It was my choice to spend Christmas alone.

Early Christmas morning my husband flew to L.A. to spend the holiday with our older daughter Natalie. She had just returned from a trip to the Philippines and getting her jetlagged self onto another plane to come to Seattle was out of the question. I’m heading to L.A. on January 2 on my way to a book event in San Diego. It didn’t make sense for me to make two trips to Southern California so close together. As for our younger daughter Ana, she’s in another hemisphere altogether, traveling in Colombia after having spent six months in El Salvador. She popped up on Instagram on Christmas Eve. It’s how we know her location: social media and my texts asking, where are you now? (Lima, Peru is the answer to that question as of today.)

Christmas by myself would be fine, I told myself. And it was. The streets were quiet when I went for a walk that morning, with hardly a car in sight. Fog shrouded the lake so even the walkers partridge2and runners on the path seemed spectral and hushed. For lunch, I ate goodies I’d picked up at the co-op the day before, including a slice of pumpkin pie. It did feel weird to eat my holiday meal with the just the cat at my side. I turned on the TV and we watched a Christmas episode of The Partridge Family. I admit to getting a little teary-eyed when the family lip-synched “Have Yourself a Merry Little Christmas” to a man who was spending Christmas alone. The cat was unmoved.

I set out extra bowls of water and kibbles for the cat, packed up my laptop and a change of clothes, and took a bus downtown. Let your heart be light, I hummed. My bus was minus the weekday work crowd so it was just the down-and-outers on the ride. Nearly all the seats were filled.

I checked into a boutique hotel where the mini-room I had reserved was perfect for a mini-writing retreat. I’d barely settled in at my laptop, when I decided to go see a movie. The writing retreat would suffer a slight delay. But movies are stories and stories feed other stories and I wanted inspiration. Even if I had to sit through endless previews, the rustling of popcorn bags, and the inevitable talker because there’s always a talker two seats away.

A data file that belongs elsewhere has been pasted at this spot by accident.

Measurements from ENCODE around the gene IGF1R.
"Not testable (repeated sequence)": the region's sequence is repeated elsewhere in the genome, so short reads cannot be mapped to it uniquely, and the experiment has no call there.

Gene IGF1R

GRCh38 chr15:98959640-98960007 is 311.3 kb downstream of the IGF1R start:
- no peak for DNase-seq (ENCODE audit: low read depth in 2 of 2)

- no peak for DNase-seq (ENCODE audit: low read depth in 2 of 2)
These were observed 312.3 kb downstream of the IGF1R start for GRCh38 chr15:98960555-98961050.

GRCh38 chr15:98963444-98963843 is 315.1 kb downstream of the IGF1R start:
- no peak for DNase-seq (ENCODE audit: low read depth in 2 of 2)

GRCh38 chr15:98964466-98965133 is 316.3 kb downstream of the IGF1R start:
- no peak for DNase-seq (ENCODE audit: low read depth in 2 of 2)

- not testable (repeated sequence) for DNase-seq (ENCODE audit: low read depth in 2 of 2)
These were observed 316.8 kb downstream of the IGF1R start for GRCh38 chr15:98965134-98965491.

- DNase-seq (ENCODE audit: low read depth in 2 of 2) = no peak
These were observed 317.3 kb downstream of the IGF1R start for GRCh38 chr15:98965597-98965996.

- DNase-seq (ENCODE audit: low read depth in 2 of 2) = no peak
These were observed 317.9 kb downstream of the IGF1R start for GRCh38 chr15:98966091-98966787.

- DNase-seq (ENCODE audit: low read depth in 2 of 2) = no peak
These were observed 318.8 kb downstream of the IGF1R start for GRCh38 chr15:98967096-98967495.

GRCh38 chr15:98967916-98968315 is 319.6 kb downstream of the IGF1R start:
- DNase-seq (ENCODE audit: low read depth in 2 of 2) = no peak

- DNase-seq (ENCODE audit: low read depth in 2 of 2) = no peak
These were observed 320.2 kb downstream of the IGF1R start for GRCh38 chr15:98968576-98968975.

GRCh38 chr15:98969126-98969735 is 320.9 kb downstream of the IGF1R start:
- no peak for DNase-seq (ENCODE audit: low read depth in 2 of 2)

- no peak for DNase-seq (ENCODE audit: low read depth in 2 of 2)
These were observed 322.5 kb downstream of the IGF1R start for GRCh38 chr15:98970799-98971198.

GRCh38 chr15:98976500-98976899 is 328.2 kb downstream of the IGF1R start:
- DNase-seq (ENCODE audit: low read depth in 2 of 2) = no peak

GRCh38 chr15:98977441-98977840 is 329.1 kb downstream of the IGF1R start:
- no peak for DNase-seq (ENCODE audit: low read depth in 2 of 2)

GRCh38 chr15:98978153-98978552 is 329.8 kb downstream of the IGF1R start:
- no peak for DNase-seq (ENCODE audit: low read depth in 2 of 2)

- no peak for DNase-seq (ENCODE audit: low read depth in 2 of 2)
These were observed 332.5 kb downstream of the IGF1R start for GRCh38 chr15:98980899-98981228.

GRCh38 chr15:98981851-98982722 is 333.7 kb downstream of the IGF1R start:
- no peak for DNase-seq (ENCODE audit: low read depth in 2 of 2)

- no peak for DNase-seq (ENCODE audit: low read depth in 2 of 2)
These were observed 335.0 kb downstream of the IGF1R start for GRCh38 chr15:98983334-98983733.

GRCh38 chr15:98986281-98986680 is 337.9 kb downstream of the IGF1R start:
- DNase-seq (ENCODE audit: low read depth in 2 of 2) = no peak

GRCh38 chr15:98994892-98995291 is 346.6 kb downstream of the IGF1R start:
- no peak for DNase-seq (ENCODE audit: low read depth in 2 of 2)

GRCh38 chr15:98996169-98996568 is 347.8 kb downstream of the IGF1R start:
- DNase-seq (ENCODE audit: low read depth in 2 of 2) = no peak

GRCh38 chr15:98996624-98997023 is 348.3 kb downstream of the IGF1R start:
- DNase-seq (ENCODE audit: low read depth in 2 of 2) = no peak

I saw Fences. Denzel Washington was faultless in his portrayal of a flawed and complex man whose dreams have been thwarted by the fact of his blackness. He took up most of the screen time, but when she was on screen, Viola Davis matched him. I later read that though August Wilson wrote the screenplay in 2005, he wouldn’t allow the movie to be made unless it was directed by a black artist. Good for him. Good for Denzel for getting it done.

Later my husband and I talked on the phone, he from his hotel room in Hollywood and mepizza from my Seattle boutique hotel whose restaurant was closed for Christmas. I was starving since more than six hours had passed since my holiday lunch of co-op treats. The front desk had recommended a nearby pizza place so I was waiting on the veggie pizza I’d ordered for my Christmas dinner. I was cranky because I was hungry, so after my husband told me about his mishap in the airplane bathroom, we hung up.

I ate my pizza in front of the TV, watching The Parent Trap and I kept thinking how sad it was that Natasha Richardson had died and how since then Liam Neeson had been making those screaming, bloody action movies as if that was the way he could express his grief, and also there was pre-adolescent Lindsay Lohan and I felt sad and nostalgic for innocence and cuteness.

I started to miss the cat.

My sister called from San Diego. She started passing the phone around so I could speak to my other sibs who had gathered for Christmas, but my phone ran out of minutes on the second sister.

So I wrote a little bit, read a little bit, listened to blues on the radio.

Christmas alone wasn’t so bad.

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